Many scholars have endured the struggle against rising anti-Israel sentiments on college and university campuses worldwide. This volume of personal essays documents and analyzes the deleterious impact of the Boycott, Divestment, and Sanctions (BDS) movement on the most cherished Western institutions. These essays illustrate how anti-Israelism corrodes the academy and its treasured ideals of free speech, civility, respectful discourse, and open research. Nearly every chapter attests to the blurred distinction between anti-Israelism and antisemitism, as well as to hostile learning climates where many Jewish students, staff, and faculty feel increasingly unwelcome and unsafe. Anti-Zionism on Campus provides a testament to the specific ways anti-Israelism manifests on campuses and considers how this chilling and disturbing trend can be combatted.
About the authors
Doron S. Ben-Atar is Professor of History at Fordham University and a playwright. In addition to publishing books and articles about early America, he authored, together with his mother, Roma Nutkiewicz Ben-Atar, What Time and Sadness Spared: Mother and Son Confront the Holocaust. He has, in recent years, turned his attention to the battles over Zionism in the American Jewish community with, among other writings, his satirical play Peace Warriors.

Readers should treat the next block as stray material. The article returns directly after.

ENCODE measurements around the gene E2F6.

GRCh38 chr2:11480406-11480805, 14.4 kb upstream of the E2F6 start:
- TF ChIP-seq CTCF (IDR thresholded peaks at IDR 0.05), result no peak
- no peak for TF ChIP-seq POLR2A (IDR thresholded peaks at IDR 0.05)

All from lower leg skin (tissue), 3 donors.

Andrew Pessin is Professor of Philosophy at Connecticut College and Campus Bureau Editor of The Algemeiner. Author of many academic articles and books, a philosophy textbook, several philosophical books for the general reader, and two novels, his current research is focused on philosophical matters relevant both to Judaism and Israel.
Anti-Zionism on Campus is a tour de force. It accurately exposes the depth of anti-Israel bias on campuses (primarily in the U.S., but with several insightful chapters also focusing on the British, Australian, Canadian, and South African campus climate). It also underscores the high price and personal risk that comes with taking on this rising tide of anti-Zionism.
Though these testimonials acknowledge that free academic inquiry can—and should—include criticism of any nation's policies, the writers make a persuasive case that the BDS movement is a dangerous amalgam of speech suppression and thinly veiled anti-Semitism. . . . Recommended.